Black holes and (peer reviewed) revelations

In lieu of the fact that the LHC is about to conduct its first round-the-ring test of the beams, I went to the CERN website to see if I could keep an eye on accelerator conditions in real time [1]. On the front page of the site, I was pleased to see a link to a newly peer-reviewed and published article expanding on and extending the safety review of the LHC originally conducted in 2003. This paper, freely available to the public and detailing very specifically why the LHC is not a threat to this planet, can be downloaded from the publisher’s website [2].

The paper reviews the three “doomsday scenarios” offered up as reasons for stopping the LHC: mini black holes, vacuum bubbles, monopoles, and strangelets. I’ve offered some thoughts on the black holes issue in this blog, hearkening back to my grad school days [3]. My friend and colleague Dan Hooper appeared on NPR’s “Science Friday” program recently to discuss the excitement behind the LHC, and to address this issue as well [4].

It boils down to a simple fact of nature. The cosmos is the greatest particle accelerator ever conceived. Setting aside the fact that at the beginning of our universe, it was in an incredible state of high energy and density, even today we find particles accelerated to unbelievable energy bombarding the earth. Cosmic rays, heavy particles accelerated by distant and still-unknown mechanisms which constantly strike the earth’s atmosphere, are the testing ground for these doomsday scenarios.

The LHC, as the paper notes, will collide either protons or heavy nuclei at a center-of-mass energy of 7 TeV per beam – this is 7 times higher than the energy of a single Fermilab Tevatron beam, to date the highest energy collider on earth. In order for a single cosmic ray event to mimic a single LHC collision, it must have an energy of 100,000 TeV. That’s because a cosmic ray is striking a molecule in our atmosphere that is, for all intents and purposes, at rest. To get the same punch, conservation of energy and momentum requires the energy of the cosmic ray to be substantially higher than a proton in the LHC beam, because the LHC beams are both moving at one another while the cosmic ray is moving toward a stationary molecule.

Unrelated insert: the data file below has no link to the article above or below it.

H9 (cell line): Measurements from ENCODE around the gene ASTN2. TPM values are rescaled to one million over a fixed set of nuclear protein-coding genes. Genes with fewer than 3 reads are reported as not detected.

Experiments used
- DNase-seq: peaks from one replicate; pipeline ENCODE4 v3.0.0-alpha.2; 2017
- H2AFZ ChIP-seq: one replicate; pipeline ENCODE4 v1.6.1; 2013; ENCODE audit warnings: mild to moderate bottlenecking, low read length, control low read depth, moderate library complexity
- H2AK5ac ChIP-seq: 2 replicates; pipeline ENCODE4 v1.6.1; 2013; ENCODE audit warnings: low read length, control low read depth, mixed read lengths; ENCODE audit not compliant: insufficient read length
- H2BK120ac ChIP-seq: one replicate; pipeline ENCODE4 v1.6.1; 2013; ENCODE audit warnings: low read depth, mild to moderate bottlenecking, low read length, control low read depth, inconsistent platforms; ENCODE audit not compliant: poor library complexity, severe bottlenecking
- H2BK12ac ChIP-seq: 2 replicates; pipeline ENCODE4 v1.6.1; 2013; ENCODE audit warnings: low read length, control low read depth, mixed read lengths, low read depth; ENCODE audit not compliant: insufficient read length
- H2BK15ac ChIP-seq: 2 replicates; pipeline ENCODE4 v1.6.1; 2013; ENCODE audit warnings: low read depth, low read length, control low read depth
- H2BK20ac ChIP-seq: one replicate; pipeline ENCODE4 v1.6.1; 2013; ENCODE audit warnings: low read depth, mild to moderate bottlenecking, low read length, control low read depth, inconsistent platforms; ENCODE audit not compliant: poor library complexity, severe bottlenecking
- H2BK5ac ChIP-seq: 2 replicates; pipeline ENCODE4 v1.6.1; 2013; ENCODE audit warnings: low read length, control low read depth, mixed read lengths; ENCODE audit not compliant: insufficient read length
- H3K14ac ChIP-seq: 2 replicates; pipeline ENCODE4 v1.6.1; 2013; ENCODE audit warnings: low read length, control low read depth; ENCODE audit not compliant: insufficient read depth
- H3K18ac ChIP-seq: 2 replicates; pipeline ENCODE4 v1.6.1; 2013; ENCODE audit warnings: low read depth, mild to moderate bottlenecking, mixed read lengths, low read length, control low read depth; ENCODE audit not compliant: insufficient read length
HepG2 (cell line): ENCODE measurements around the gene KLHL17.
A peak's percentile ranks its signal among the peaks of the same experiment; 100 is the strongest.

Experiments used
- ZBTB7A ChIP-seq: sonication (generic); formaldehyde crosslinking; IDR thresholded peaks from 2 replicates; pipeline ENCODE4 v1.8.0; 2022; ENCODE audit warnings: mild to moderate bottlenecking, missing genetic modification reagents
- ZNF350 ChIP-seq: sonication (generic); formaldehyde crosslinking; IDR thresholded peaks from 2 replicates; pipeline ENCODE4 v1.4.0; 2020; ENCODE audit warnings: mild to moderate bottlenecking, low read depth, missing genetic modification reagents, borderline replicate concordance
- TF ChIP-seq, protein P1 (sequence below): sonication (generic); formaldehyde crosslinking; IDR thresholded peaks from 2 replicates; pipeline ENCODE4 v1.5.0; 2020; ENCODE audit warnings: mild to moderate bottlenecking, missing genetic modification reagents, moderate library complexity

So, how often is the earth bombarded by a cosmic ray with at least 100,000 TeV of energy? Well, per second and per cm^2 on the earth, the cosmic ray rate at or above this energy is tiny – just 0.00000000000005 per second, per square centimeter. But, there are 3600 seconds per hour and 24 hours a day, 365 days a year, and the earth has existed for about 4.5 billion years. The earth has a surface area of about 5,000,000,000,000,000,000 cm^2. Given that, how many cosmic rays at or above this energy have struck the earth?

The answer is: a BIG number. In the course of earth’s history, across every square centimeter of its surface, the earth has experienced about 4 x 10^22 such collisions – that’s 4, with 22 zeros after it. And how many such collisions of a 7 TeV proton on another 7 TeV proton are expected over the life of the LHC?

If all goes according to plan, the answer is 10^17 – that’s 1, with 17 zeros after it. That’s also 400,000 times FEWER such collisions than have occurred from cosmic rays over the history of the earth.

If cosmic rays, the result of the cosmos’ own glorious accelerators, have not wiped out the earth (or any other body, such as a star) with mini-black holes or other strange phenomena, there is nothing special about the LHC that makes it more likely to do it. Moreover, the way I see it, this even implies that if cosmic rays DO make mini black holes, they indeed operate according to the laws of thermodynamics and rapidly evaporate.

I find this whole exercise fascinating. I hope that one day I can use this as an example in class of how to take some big numbers and draw some big conclusions about the fate of mankind.

Anyway, that said, I quipped at lunch the other day: is it more glorious to go out with a BANG, as the earth is annihilated by black holes, or to go out with a whimper, as we slowly roast our own species in a noxious bath of our own greenhouse effluence?

Well . . . this IS the way the world ends.


Categorized as Science

By steve

I am a husband, son, and a Professor of Physics at Southern Methodist University. Physics may be my favorite thing to do, but I like to do a little bit of everything: writing, running, biking, hiking, drumming, gardening, carpentry, computer programming, painting, drawing, eating and sleeping. I earned a Ph.D. in Physics in 2004 from the University of Wisconsin-Madison, I teach courses in physics and the scientific method at SMU, and I love to spend time with my family. All things written in here are my own, unless otherwise attributed; don't you go blaming my employer or my family for me.